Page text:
If you don’t think a little ol’ apostrophe is worth worrying about, that’s probably because your name doesn’t contain one.
Two decades ago, Lisa Smith fell in love and turned into Lisa O’Rourke. She had no idea what she was in for.
The issues ranged from the whimsical — a Walmart cake decorator asking her how to spell “apostrophe” — to the serious — her younger son almost losing his chance to start classes on time at the University of Cincinnati.
After they married, Lisa and her husband lived in England and Ireland, where both of their sons were born. When they decided to move back to Akron in 1993, they went to the local Social Security office to register her husband and sons and put a new name on her card.
“For reasons unbeknownst to me,” she writes, “the worker registered my older son and me with the apostrophe and my younger son and my husband without.”
Liam O’Rourke participated in the engineering program at Firestone High School and interned at the University of Akron. He became aware of some attractive grant and scholarship possibilities for UA’s engineering program, and decided to apply.
But to qualify, he needed to complete a Free Application for Federal Student Aid, and confusion over the apostrophe prohibited UA from accessing the application before the deadline.
The apostrophe became an even bigger deal in July 2011, when Liam was standing in the registrar’s office at the University of Cincinnati and discovered he didn’t exist.
The family scrambled to correct his Social Security card, and shortly before the start of fall semester, he was able to schedule his classes.
Beyond these issues, many folks with Irish and Italian roots consider apostrophes much more than just a clerical issue.
“The O’ and Mac and Mc are points of national pride and have to do with family relationships,” O’Rourke says. “The O’ means that you are kin to chieftains in old Ireland and is a point of pride that few would relinquish.”
Unlike apostrophes, IRS and state tax computers have no trouble processing hyphens. But if a hyphen exists within your first name, you’ve got your own headaches.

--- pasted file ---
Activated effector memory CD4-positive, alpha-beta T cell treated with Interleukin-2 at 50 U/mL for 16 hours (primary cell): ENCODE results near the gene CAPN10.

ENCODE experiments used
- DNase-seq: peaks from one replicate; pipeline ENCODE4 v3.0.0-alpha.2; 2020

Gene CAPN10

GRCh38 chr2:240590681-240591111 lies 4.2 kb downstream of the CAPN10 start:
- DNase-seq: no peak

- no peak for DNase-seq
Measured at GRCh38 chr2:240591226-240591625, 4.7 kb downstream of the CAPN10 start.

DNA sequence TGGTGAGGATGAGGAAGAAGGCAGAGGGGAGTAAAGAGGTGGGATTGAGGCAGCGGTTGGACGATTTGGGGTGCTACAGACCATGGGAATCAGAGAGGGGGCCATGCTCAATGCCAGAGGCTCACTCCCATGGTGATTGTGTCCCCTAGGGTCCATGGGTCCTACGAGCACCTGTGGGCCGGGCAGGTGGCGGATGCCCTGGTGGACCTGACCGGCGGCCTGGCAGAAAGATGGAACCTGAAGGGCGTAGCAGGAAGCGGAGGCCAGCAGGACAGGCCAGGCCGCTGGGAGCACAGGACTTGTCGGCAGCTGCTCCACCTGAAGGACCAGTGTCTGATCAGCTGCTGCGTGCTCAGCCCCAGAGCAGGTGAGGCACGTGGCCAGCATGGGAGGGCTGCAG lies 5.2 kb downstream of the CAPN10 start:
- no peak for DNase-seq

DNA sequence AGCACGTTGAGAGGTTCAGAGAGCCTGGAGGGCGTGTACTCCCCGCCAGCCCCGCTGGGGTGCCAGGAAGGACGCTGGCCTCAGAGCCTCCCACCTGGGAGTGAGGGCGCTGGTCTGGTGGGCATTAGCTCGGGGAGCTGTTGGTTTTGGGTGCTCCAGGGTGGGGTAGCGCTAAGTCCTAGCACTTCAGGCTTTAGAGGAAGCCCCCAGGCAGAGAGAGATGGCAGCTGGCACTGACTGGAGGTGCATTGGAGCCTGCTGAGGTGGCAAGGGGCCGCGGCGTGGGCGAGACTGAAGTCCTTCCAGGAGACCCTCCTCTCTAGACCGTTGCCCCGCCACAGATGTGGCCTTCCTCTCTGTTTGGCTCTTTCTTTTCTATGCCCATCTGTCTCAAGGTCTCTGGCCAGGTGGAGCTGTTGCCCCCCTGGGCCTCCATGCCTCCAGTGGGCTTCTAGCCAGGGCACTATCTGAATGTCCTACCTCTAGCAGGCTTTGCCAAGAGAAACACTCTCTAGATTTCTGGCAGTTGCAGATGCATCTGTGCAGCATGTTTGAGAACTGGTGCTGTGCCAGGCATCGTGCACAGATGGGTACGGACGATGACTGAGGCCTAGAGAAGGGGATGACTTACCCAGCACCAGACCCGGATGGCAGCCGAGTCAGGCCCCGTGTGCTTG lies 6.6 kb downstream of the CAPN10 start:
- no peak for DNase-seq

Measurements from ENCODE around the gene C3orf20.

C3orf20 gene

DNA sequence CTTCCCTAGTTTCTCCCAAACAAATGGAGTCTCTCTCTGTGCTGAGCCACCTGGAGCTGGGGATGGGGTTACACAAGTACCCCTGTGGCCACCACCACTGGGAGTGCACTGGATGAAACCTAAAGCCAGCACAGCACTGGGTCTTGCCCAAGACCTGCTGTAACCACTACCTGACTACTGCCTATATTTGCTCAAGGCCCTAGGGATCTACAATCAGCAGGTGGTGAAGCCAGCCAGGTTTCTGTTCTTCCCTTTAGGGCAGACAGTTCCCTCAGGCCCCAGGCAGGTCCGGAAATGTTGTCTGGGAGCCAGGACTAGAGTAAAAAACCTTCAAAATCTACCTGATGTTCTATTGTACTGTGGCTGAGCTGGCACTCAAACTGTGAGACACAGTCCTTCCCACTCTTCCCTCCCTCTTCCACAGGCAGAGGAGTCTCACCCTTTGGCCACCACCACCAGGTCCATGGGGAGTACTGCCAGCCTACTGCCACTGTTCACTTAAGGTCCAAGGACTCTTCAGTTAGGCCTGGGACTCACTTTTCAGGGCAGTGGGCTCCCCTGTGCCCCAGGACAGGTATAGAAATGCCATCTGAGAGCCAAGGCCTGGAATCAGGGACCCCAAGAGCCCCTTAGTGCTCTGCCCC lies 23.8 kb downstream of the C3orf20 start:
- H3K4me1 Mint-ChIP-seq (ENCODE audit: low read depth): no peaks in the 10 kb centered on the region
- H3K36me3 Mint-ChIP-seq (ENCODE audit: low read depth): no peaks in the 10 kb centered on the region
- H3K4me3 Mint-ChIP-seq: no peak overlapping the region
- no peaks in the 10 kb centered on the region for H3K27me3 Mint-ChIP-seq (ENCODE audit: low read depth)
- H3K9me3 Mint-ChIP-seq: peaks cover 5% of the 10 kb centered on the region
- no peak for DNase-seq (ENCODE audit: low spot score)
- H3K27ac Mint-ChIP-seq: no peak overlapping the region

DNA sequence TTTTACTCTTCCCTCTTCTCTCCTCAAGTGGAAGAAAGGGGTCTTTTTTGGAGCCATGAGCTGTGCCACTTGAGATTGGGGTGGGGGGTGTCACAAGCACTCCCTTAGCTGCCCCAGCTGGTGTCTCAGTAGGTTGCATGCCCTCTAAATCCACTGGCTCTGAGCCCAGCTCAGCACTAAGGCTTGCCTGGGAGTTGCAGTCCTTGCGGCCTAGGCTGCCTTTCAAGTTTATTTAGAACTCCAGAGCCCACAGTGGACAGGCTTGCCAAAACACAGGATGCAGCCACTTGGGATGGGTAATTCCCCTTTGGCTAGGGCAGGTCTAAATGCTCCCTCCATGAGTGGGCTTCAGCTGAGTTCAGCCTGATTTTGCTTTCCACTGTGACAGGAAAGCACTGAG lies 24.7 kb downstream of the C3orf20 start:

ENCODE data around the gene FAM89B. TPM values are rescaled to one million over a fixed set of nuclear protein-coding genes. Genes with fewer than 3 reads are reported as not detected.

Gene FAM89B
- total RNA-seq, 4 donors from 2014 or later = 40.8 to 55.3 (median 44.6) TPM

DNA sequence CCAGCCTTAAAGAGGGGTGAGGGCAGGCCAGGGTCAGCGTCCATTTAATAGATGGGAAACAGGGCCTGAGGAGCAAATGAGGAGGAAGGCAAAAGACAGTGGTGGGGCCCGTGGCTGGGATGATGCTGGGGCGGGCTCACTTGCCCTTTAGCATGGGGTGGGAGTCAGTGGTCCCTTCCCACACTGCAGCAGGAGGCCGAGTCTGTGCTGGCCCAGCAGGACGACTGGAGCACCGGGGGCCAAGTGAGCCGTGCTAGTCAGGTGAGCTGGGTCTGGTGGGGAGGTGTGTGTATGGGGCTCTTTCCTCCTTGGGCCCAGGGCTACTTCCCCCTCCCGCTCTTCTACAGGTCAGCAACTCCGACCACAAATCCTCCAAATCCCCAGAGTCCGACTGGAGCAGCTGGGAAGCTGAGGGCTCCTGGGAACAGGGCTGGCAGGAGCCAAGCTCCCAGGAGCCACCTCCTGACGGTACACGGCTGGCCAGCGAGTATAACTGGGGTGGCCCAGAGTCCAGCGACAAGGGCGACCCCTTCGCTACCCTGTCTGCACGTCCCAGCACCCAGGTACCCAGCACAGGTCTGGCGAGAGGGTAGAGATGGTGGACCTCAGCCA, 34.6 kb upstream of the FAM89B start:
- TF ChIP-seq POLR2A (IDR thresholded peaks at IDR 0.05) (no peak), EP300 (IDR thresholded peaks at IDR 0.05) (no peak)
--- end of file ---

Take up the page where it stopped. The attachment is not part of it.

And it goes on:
Just ask Donna-Marie D. Smith.
The Akron woman says she ran into problems while voting last year because her hyphen is not included in the driver’s license database at the Bureau of Motor Vehicles. She says she also has been prohibited from using her hyphen at banks.
“It’s been my battle for years,” she says. “My birth certificate has the hyphen, but I guess that doesn’t matter.”
If you frequently use Google maps, you know they contain more than just maps. Users also are encouraged to editorialize.
For instance, if you’re searching for North High School in Akron, you can not only get directions but enjoy this review by “Adam,” posted in October 2009.
His rating for North: “Terrible.”
Here is his detailed assessment, verbatim:
“See i attend north high school and there are very few good teacher they have excellent art and computer classes but otherwise last year i had a teacher attempt to get me arrested but thanks to evidence she couldn’t which was the most stupid reasons but cannot disclose the academics are absolutly terrible never been in a worse school other than maybe Kenmore.”
Well, in a way, he does mount a compelling argument.
When is 24 hours actually 20.5 hours? Only when you work at the Bureau of Motor Vehicles.
Toward the end of a news release about BMV offices closing for a couple of days for a computer upgrade was this sentence:
“Customers are reminded that they may renew vehicle registrations or purchase license plates online 24 hours a day, seven days a week at www.oplates.com or by calling 1-866-675-2837.”
On that website is this message:
“The OPLATES system will be unavailable every Sunday from 11:30 p.m. until Monday at 3:00 a.m. while we perform weekly maintenance. We apologize for any inconvenience this may cause and appreciate your patience.”
Granted, few Ohio drivers are dying to go online during that particular time frame. But is it too much to expect the BMV to know its own hours?
Bob Dyer can be reached at 330-996-3580 or email@example.com.